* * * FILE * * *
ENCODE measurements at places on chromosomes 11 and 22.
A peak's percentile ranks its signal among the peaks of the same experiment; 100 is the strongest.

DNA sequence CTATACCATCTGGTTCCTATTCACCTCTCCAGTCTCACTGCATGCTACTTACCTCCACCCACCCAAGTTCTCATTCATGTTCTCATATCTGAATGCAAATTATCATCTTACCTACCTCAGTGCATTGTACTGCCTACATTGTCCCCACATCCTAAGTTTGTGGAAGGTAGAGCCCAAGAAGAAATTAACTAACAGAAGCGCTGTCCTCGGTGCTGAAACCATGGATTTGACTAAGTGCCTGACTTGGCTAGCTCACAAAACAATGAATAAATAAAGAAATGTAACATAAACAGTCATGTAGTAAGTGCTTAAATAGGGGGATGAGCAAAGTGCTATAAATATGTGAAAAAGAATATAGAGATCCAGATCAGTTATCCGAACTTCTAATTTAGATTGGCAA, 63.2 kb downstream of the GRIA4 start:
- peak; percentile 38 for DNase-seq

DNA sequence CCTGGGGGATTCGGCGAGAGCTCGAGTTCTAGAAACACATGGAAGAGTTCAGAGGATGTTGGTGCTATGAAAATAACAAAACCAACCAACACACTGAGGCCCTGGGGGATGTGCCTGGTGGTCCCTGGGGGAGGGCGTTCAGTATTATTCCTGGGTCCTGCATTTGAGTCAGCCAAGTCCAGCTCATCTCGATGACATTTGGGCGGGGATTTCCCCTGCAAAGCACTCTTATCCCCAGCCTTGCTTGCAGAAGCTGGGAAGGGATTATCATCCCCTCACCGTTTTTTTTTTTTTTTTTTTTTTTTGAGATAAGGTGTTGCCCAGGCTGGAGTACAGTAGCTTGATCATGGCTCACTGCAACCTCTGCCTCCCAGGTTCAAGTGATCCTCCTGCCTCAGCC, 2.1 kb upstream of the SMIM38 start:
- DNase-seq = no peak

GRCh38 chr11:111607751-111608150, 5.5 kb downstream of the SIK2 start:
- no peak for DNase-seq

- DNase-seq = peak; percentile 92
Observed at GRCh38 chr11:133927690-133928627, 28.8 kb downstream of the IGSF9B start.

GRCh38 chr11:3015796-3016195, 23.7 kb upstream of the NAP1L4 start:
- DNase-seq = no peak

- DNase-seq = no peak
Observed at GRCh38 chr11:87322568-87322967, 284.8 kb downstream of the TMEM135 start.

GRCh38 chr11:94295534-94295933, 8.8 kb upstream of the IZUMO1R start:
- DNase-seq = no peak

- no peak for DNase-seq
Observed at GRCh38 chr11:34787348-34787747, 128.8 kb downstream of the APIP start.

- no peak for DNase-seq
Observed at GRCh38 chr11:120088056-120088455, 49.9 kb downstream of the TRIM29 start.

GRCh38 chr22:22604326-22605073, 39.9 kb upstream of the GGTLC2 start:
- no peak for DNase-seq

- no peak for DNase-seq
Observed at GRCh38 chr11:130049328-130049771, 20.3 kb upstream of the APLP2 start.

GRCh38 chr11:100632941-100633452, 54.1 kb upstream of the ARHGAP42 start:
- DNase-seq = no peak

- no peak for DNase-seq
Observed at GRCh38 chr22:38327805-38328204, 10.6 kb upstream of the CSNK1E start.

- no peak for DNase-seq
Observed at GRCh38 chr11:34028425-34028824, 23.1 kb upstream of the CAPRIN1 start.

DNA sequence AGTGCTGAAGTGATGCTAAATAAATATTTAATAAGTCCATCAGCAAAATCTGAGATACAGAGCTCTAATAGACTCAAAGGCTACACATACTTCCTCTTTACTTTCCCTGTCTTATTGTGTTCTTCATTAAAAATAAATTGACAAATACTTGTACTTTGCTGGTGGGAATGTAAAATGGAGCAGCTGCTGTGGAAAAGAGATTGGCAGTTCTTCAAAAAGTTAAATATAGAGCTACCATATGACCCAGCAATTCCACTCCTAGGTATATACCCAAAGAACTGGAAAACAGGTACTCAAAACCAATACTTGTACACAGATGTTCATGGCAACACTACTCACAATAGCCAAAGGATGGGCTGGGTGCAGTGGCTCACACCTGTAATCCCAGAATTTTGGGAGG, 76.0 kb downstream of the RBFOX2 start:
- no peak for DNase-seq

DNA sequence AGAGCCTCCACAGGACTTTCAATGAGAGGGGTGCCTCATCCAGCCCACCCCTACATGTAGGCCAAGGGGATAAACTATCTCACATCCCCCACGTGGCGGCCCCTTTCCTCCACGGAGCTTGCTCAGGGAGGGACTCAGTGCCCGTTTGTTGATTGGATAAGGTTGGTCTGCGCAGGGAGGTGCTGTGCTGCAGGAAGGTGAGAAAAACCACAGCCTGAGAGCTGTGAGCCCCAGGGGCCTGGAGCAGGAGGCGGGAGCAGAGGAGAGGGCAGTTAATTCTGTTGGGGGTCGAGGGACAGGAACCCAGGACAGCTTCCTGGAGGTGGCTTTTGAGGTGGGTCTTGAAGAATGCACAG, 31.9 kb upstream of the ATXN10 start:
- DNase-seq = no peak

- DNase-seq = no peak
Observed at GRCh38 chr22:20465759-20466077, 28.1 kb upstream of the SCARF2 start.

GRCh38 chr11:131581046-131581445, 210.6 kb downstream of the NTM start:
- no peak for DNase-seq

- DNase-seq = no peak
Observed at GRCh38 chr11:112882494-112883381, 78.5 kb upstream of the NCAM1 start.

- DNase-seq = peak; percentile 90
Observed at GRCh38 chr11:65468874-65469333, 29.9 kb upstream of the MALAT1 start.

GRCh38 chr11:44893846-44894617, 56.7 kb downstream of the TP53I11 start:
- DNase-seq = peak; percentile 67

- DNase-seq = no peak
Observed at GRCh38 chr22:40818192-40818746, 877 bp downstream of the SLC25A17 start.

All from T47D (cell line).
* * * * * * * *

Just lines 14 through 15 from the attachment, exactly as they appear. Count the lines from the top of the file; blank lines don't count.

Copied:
Observed at GRCh38 chr11:87322568-87322967, 284.8 kb downstream of the TMEM135 start.

GRCh38 chr11:94295534-94295933, 8.8 kb upstream of the IZUMO1R start: